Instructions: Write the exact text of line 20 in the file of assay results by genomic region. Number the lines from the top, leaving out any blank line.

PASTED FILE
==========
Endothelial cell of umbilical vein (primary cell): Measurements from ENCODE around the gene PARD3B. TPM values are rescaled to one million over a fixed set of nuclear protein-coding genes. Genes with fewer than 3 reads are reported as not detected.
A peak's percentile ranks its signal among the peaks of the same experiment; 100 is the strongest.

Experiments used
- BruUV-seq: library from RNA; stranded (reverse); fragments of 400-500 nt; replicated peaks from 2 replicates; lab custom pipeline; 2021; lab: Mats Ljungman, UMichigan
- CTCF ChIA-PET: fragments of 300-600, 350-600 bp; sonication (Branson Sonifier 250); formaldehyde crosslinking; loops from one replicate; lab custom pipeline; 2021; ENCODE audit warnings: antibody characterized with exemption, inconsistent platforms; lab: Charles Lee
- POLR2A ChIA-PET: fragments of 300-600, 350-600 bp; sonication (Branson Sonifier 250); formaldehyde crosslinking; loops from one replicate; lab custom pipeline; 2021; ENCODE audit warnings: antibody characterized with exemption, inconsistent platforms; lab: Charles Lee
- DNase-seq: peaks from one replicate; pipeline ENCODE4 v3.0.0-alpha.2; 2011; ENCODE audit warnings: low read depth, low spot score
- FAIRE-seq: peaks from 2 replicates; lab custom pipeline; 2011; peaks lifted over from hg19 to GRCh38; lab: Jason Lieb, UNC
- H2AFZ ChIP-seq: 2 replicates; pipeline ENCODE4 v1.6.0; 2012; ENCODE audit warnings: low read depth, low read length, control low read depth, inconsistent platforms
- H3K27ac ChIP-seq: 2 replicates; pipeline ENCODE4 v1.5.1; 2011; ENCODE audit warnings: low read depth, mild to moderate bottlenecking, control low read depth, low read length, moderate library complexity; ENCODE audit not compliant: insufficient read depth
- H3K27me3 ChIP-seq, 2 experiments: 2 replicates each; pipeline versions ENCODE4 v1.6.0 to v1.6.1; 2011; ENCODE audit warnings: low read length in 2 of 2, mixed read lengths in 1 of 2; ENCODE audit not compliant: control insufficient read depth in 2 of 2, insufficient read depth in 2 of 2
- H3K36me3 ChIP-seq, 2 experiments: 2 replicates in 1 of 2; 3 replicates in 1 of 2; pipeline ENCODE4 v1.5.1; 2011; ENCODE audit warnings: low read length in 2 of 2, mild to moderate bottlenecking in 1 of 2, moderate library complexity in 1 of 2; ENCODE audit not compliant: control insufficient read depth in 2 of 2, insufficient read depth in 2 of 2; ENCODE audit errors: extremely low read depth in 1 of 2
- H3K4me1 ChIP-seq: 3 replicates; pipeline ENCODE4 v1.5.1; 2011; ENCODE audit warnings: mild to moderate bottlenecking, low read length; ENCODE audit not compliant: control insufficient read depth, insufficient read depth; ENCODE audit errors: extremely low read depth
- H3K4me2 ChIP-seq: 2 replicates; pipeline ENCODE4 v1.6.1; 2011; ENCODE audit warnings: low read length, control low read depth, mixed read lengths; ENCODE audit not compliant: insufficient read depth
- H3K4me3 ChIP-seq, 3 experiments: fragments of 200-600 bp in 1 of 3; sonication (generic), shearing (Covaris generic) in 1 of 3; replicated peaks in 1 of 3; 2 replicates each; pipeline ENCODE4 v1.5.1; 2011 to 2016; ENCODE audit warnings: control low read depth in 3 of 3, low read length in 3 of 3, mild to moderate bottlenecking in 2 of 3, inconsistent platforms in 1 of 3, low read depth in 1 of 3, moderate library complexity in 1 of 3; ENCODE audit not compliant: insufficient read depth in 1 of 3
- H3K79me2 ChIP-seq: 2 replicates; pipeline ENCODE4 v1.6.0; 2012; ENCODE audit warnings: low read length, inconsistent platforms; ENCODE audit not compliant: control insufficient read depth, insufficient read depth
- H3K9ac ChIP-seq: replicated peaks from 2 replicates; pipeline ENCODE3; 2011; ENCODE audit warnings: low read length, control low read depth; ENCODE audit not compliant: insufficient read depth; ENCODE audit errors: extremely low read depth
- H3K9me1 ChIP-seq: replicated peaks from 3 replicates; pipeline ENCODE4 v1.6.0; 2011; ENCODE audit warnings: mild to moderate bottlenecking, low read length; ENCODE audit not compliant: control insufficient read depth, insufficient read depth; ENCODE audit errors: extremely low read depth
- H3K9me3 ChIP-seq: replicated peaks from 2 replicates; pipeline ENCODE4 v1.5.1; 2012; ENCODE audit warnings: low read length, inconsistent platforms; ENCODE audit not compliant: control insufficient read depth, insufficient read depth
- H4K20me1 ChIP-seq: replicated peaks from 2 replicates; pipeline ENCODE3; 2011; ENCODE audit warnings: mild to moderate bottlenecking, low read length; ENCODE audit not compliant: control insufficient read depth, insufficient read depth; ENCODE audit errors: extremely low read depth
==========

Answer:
- H4K20me1 ChIP-seq: replicated peaks from 2 replicates; pipeline ENCODE3; 2011; ENCODE audit warnings: mild to moderate bottlenecking, low read length; ENCODE audit not compliant: control insufficient read depth, insufficient read depth; ENCODE audit errors: extremely low read depth